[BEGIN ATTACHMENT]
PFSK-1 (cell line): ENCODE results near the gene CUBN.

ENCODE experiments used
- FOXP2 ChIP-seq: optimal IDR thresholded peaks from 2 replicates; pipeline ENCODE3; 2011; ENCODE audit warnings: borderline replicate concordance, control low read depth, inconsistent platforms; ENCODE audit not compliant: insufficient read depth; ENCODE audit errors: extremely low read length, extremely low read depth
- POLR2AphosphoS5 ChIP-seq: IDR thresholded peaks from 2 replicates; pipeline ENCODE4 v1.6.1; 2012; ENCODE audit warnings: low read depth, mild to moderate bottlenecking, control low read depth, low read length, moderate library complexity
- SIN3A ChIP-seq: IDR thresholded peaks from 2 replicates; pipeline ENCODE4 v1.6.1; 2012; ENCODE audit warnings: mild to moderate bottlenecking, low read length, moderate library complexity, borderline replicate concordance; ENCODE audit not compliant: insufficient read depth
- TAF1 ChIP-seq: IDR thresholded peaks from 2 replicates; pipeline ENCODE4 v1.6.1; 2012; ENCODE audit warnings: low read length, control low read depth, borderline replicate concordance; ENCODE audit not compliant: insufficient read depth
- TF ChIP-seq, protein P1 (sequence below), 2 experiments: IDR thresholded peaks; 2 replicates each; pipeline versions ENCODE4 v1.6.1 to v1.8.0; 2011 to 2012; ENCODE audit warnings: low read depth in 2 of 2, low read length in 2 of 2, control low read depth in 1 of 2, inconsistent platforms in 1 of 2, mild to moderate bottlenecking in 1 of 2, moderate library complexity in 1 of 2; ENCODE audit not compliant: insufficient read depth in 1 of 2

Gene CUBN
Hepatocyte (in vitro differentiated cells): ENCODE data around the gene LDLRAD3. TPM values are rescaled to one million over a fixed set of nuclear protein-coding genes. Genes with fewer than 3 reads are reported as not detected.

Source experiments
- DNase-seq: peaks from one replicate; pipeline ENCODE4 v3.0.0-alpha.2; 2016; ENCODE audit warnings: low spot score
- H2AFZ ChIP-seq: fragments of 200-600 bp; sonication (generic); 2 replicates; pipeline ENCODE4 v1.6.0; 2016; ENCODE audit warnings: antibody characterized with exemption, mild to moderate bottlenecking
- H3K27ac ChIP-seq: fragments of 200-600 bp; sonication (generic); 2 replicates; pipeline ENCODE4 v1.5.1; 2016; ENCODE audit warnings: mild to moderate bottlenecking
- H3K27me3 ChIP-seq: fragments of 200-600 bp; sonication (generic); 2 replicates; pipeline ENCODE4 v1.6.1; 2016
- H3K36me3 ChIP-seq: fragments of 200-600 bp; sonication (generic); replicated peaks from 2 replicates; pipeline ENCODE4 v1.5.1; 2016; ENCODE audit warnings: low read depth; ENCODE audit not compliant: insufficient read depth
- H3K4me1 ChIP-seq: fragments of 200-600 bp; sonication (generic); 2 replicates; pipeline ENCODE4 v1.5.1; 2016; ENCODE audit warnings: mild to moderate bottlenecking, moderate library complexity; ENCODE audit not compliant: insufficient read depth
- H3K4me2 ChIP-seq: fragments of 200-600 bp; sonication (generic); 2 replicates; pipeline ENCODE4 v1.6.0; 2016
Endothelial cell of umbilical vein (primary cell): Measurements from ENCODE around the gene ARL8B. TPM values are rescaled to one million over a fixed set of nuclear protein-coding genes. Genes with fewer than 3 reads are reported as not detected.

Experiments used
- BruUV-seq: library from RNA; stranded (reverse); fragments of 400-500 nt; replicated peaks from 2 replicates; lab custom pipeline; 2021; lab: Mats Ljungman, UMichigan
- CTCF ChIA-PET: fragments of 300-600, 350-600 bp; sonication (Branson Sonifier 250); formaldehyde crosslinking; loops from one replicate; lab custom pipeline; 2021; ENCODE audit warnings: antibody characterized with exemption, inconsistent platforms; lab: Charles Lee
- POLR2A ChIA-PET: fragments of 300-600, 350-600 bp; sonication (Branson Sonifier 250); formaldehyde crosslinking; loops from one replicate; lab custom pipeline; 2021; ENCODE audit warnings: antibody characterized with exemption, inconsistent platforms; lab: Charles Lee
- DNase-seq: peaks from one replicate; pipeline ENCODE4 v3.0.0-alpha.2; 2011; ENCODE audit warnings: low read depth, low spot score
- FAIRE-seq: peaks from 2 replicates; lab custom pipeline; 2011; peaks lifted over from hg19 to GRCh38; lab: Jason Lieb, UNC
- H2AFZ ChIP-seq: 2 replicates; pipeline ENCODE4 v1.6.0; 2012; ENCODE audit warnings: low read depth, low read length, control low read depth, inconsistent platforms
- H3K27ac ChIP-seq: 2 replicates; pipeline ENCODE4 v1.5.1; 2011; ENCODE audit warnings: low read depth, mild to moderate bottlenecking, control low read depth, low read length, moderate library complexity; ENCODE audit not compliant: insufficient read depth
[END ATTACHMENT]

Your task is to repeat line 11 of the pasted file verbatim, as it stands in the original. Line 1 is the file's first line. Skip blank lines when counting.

- DNase-seq: peaks from one replicate; pipeline ENCODE4 v3.0.0-alpha.2; 2016; ENCODE audit warnings: low spot score